A blog by spcaLA president, Madeline Bernstein

Apr 13, 2012

"Something's Happening Here - What It Is Ain't Exactly Clear..."

I wasn’t going to write about this – but – it has been bothering me.  Last week, the aspca (NOT a national umbrella organization) subsidized adoptions across the country for a couple of days. The subsidy allowed some shelters to give away pets, or to charge 10 or 20 dollars for the pet.  So why has this been nagging at me?

Courtesy spcaL
I began to wonder why they are really doing this.  Promoting adoptions is the obvious answer but is it the correct one? You and I will never know – but here is what I think. The aspca has been and is under fire for fundraising in everyone’s neighborhood and amassing approximately 188,024,402 million dollars in New York to the detriment of all the other spcas and the animals they serve. They get away with it because consumers believe that they are the “national office” and that every spca in the country is a chapter which receives funding from them. Not true.  Each spca is a separate and independent legal entity and it could affect the aspca’s ability to raise funds if they disclosed that.  In fact, out of that near 185,000,000 million dollars,  they grant out fewer than 6 million but spend over 25 million on fundraising.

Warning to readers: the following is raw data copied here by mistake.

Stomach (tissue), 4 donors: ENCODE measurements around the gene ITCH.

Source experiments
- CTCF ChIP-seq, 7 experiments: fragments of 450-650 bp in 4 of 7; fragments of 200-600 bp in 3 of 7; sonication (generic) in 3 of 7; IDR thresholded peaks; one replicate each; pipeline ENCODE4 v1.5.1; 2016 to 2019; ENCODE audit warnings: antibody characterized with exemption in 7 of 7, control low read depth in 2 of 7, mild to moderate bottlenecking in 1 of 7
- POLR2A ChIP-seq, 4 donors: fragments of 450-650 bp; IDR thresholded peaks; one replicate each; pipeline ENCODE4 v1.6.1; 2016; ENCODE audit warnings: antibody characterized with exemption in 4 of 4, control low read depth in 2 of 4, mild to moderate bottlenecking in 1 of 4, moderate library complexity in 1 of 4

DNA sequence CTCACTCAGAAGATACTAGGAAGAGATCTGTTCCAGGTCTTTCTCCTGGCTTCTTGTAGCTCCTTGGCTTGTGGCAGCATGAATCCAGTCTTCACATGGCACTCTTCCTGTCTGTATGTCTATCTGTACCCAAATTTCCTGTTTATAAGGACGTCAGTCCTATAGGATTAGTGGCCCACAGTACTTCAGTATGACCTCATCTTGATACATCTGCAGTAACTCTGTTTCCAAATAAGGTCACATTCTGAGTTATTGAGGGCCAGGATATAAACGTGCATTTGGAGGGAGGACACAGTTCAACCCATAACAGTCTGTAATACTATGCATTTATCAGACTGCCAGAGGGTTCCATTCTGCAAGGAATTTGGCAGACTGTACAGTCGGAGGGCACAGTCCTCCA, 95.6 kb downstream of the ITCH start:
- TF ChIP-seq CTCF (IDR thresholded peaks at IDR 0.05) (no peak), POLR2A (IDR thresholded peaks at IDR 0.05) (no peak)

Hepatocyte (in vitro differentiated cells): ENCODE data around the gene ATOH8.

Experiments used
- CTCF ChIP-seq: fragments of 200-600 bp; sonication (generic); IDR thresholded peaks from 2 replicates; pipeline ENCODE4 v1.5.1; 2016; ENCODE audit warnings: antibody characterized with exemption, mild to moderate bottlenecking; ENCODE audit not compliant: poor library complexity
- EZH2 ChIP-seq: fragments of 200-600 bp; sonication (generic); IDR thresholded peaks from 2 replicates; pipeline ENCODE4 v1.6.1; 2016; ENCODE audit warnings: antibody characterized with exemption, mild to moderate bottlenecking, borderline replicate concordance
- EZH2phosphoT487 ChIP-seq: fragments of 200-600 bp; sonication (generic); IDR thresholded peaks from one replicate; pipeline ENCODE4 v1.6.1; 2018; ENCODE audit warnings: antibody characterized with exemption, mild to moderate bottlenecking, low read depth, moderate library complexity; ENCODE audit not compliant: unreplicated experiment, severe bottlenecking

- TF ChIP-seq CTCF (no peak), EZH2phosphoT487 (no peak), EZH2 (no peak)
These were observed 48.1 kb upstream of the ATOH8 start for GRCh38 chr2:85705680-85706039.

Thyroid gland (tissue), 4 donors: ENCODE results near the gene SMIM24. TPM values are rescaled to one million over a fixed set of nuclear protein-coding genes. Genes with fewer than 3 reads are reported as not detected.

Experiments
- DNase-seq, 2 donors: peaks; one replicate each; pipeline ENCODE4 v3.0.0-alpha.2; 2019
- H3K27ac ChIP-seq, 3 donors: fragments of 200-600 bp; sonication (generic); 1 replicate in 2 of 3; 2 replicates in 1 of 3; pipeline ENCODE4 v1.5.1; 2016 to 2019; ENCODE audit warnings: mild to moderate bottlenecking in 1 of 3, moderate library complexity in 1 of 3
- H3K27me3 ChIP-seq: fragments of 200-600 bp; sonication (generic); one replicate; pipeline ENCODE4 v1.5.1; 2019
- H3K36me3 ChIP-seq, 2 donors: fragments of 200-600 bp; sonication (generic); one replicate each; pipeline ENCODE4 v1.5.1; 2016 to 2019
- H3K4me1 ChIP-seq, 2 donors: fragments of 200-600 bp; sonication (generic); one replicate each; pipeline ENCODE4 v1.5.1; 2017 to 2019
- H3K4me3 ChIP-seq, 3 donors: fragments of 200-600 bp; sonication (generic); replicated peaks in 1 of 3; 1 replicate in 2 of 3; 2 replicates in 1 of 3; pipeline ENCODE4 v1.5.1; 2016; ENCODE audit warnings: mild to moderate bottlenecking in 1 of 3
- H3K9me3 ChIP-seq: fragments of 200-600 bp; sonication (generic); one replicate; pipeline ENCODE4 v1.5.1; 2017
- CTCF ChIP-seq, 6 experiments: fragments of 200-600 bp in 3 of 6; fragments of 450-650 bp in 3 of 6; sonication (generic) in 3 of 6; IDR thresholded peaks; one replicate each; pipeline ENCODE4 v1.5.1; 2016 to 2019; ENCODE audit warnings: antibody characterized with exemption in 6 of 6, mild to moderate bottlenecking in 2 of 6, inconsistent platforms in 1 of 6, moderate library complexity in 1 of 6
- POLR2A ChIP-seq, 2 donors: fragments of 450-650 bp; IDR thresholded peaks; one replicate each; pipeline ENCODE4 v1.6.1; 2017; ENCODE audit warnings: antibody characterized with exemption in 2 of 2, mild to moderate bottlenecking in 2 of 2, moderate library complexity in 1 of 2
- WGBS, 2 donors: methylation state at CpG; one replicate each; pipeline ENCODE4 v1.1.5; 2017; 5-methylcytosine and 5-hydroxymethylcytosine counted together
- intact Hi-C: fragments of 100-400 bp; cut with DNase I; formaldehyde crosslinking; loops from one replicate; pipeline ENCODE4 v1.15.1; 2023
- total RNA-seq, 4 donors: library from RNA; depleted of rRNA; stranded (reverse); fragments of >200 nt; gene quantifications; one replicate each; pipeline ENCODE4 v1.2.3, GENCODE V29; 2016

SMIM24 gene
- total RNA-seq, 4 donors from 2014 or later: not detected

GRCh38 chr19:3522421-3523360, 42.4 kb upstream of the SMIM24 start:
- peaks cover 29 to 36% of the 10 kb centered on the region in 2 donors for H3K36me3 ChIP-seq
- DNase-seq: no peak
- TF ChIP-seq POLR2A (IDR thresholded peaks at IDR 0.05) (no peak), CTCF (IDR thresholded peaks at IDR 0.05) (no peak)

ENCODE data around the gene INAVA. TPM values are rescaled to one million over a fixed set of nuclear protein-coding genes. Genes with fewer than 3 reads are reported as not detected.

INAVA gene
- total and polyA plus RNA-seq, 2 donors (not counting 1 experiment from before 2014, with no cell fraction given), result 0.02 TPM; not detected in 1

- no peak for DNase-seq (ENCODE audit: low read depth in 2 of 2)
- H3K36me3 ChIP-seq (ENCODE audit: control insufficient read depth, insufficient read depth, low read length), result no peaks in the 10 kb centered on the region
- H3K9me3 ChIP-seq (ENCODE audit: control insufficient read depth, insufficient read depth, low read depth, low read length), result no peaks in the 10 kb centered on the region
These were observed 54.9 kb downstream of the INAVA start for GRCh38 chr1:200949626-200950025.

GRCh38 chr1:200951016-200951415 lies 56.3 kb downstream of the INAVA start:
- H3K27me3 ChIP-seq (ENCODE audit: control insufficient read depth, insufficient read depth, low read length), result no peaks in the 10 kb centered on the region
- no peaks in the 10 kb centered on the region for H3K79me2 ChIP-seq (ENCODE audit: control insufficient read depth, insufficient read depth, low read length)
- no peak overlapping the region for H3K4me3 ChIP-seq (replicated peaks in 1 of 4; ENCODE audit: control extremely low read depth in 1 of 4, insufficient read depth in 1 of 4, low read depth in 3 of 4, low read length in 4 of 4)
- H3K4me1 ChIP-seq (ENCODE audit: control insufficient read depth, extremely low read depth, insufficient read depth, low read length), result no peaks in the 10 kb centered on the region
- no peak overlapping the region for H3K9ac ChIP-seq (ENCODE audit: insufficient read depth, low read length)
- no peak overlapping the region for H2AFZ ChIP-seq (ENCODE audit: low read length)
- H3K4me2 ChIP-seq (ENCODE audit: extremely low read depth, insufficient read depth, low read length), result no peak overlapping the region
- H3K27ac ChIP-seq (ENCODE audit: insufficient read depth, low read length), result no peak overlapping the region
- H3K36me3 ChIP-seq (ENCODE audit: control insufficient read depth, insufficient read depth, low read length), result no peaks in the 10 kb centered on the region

So, they throw pocket change at this adoption promotion, publicize the hell out of it and generate more smoke for the mirrors.

But was it a good event that helped animals? In California they worked mostly with government pounds where adopters are not screened and all one needs is the fee to take home an animal. At no charge or even with a nominal charge many animals very likely went to hoarders, backyard sellers, and other entities that had only plans to resell the pets at a huge mark up. How many sales were an impulse grab where the pet was returned or simply turned out? It is easy to empty a shelter but not so easy to have the adoption stick and actually find the pet a home. It is neither a success nor even an adoption if the pet is not kept. Do you think the aspca is tracking that or is even concerned about that? I don't know, but if so, the event business model would have been different. Of course there are those of us who would cherish a pet for life that we found on the street or received at no cost. I am not talking about us.

I think that my disquietude comes from the fear that many of these animals might be in awful places as a result of the aspca’s public relations effort to appear to be funding animals in areas in which they solicit donations and provide nothing in return.

They could be throwing couch cushion change to seem to be something they are not, while perhaps tossing pets to the very real wolves.  

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